Judon Fambrough's 10 Things to know when leasing
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Judon Fambrough, a professor at the Texas A&M Real Estate Center, has taught oil and gas law since 1977.
Fambrough is an expert in the field and he ranges across the state speaking to landowners about what they need to know when signing a mineral rights lease or dealing with a pipeline.
He recently spoke in Gonzales and here are some of the things he highlighted in his talk:
1. Unless specified in your contract, a mineral rights lease in Texas goes to the center of the earth. If a company is leasing your minerals, be sure to say what part of your mineral rights you are leasing.
2. Unless your lease says otherwise, the oil company has an automatic use of surface rights for the land the mineral rights are leased under.
3. When leasing your mineral rights, minerals in Texas include five substances: oil, gas, uranium, salt and sulfur. Always limit the lease to associated hydrocarbons that can be retrieved through a borehole. Don't allow mining, and specifically deny any rights to coal, lignite, iron ore and uranium.
4. There is a difference between conditions in a lease and covenants. If you have conditions, these are requirements that have to be met or the contract is voided. If a company breaks a covenant, you have to take it to court to prove it and try to make it uphold its agreement. It's hard to get conditions, but try for them. They're legally stronger.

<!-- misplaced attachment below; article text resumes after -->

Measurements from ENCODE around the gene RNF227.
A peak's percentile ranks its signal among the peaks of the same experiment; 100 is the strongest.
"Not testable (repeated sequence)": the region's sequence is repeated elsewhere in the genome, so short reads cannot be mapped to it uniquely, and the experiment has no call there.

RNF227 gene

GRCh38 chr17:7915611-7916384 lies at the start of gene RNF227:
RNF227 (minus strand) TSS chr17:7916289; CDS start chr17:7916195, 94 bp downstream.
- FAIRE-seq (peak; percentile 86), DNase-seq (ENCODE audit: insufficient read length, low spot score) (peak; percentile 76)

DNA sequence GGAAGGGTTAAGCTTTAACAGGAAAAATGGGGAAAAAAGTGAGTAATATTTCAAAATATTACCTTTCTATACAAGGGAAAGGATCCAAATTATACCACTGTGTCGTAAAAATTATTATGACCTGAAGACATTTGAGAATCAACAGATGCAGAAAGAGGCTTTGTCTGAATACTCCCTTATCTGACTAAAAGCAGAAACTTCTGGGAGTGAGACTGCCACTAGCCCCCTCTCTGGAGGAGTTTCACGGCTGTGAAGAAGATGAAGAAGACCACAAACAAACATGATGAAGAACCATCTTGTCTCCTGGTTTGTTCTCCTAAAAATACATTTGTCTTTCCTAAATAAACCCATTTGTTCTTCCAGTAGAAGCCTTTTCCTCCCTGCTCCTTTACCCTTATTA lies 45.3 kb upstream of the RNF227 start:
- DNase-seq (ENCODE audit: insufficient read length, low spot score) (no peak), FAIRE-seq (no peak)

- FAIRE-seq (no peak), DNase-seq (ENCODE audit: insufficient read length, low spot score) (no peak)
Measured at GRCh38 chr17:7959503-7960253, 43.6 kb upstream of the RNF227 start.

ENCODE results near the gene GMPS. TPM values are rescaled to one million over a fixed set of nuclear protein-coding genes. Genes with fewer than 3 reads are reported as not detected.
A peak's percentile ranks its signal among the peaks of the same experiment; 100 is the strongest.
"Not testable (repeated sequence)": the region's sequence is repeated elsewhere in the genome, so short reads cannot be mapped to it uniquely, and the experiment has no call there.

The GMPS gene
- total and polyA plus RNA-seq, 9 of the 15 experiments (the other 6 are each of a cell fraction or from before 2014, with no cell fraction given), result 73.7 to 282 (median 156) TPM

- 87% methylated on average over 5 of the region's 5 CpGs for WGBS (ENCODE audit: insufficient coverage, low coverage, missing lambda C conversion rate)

5. Always go over a lease with a lawyer you trust. Put anything you want the company to do, or not do, into the lease. The provisions written into a lease are the most likely way of getting what you want.
6. Unless you negotiate otherwise, one well on your land, or on land with which you have been pooled, holds all the leased premises to the center of the earth as long as production continues at any depth on any portion of the land.
7. If you own both surface and mineral rights to your land and you don't protect the surface rights with the contract, you are in the same position as someone who doesn't own the minerals. What the company can or cannot do to your land should be in the lease.
8. All clauses in a lease are subject to negotiation.
9. The biggest problem with an oil and gas lease is not what it says, but what it does not say.
10. Generally, the first offer isn't the best offer, so don't be in a hurry. Have the company define any terms you don't understand.